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I wonder if the processes described in patents can be replicated in not-for-profit organisation, that is, organisations that by statutory contract do not aim to commercialise a "copied" version of what described in patents - and therefore cannot be sued for copyright infringement.

This question applies for USPTO, IEO, WIPO or any other country where it may concerns - that is, I m looking at which Countries may encourage adoption of novel industrial processes (described in patents) for maximising impact on society, opening up to diverse organisational models to carry innovation to society (not necessarily business entities).

I can elaborate further if needed - essentially I want to point out the case where an entity may use patents to replicate innovation in industrial processes, without the primary scope of making profit out of "unfair" / illegal competition.


Edited

I called in not-for-profit entities as an not exhaustive example. I am looking to any type of organisation that could replicate patents content, at least for not-for-profit or internal use (e.g. as a cooperative or "club" where use is for members only ).

My interest is in applied R&D, rather than making profit and illegal competition.

  • Do research exemptions count? – DonQuiKong Jan 6 at 16:50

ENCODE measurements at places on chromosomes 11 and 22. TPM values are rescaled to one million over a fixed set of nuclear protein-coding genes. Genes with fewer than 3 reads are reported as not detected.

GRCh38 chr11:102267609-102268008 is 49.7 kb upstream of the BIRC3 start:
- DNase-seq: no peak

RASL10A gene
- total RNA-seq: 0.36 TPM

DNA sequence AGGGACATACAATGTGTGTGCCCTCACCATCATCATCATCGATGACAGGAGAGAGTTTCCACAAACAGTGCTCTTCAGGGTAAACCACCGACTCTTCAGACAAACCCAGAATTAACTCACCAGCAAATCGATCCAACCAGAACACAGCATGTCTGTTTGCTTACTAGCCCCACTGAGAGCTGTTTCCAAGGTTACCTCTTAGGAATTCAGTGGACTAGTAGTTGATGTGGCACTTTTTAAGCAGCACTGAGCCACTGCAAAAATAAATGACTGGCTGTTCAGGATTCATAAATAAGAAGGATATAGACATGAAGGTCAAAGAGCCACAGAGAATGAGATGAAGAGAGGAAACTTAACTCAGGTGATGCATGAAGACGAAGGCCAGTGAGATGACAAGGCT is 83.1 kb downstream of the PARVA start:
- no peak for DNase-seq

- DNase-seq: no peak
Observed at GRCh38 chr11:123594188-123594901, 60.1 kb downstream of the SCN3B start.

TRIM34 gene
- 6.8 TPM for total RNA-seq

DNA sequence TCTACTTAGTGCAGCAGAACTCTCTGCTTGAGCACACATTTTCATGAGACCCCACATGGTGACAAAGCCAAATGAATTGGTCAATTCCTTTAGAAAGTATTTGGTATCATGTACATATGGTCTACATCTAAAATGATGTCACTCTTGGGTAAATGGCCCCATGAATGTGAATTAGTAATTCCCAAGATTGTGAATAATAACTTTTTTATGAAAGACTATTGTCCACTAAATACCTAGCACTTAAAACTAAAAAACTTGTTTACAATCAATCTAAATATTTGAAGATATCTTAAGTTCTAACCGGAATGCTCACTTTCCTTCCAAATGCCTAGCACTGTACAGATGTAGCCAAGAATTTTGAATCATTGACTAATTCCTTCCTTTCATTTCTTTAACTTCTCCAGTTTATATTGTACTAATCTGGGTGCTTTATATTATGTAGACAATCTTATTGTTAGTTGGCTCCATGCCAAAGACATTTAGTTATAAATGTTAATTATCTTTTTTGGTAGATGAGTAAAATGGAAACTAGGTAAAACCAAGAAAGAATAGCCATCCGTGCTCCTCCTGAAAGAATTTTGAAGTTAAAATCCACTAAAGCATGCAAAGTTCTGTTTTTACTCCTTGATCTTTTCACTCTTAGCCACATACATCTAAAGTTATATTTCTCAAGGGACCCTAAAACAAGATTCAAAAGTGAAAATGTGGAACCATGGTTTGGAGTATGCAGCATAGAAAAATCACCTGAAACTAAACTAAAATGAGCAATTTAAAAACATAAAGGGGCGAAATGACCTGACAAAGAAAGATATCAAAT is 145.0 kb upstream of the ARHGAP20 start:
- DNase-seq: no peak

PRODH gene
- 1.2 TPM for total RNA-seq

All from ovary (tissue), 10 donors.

• Can you elaborate @DonQuiKong ? Do you mean replicating a patent for research purpose ? – user305883 Jan 6 at 16:51
  • exactly, at least in Germany, I think in Europe, it is allowed to do research on patented technology (note: it needs to be the focus of the research, not just something you use while doing research). – DonQuiKong Jan 6 at 18:24
  • @DonQuiKong let's imagine a situation like a sort of spin-off then: some people at university level are able to focus their research on replicability of patents, though to measure an effective impact they need to test it and apply it. Could they scale it up (e.g. for efficiency, for tech impact) ? Do they need to declare the focus of research on selected patents ex-ante? Do they need to be registered entities with a certain status to do so? Germany could be an interesting legislation, I'd like to know more about this possibility – user305883 Jan 6 at 19:36
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    hard to say. Germany also has a personal use exemption, but to be honest, I don't know how far those exemptions go. I also suspect there won't be many court cases for reference as there's seldomly enough money involved. You wouldn't have to declare the focus ex-ante. The thing is that you can do research on patented technology, but not with the technology (e.g. you can't use a patented tool to do research on sth completely else) – DonQuiKong Jan 6 at 19:47
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Unlike copyright law, U.S. patent law has no concept of "fair use". (Law does not need to be logical or consistent.) If anyone makes, uses, sells, offers to sell or imports something that falls under the claims of an issued patent, they are infringing. The burden is on the patent owner to prove that infringement occurred. If infringement is proven, the patent owner could ask the court for an injunction to force the infringer to stop. Since a Supreme Court decision a few years ago, an injunction is far from automatic and might not be issued in the case you are talking about.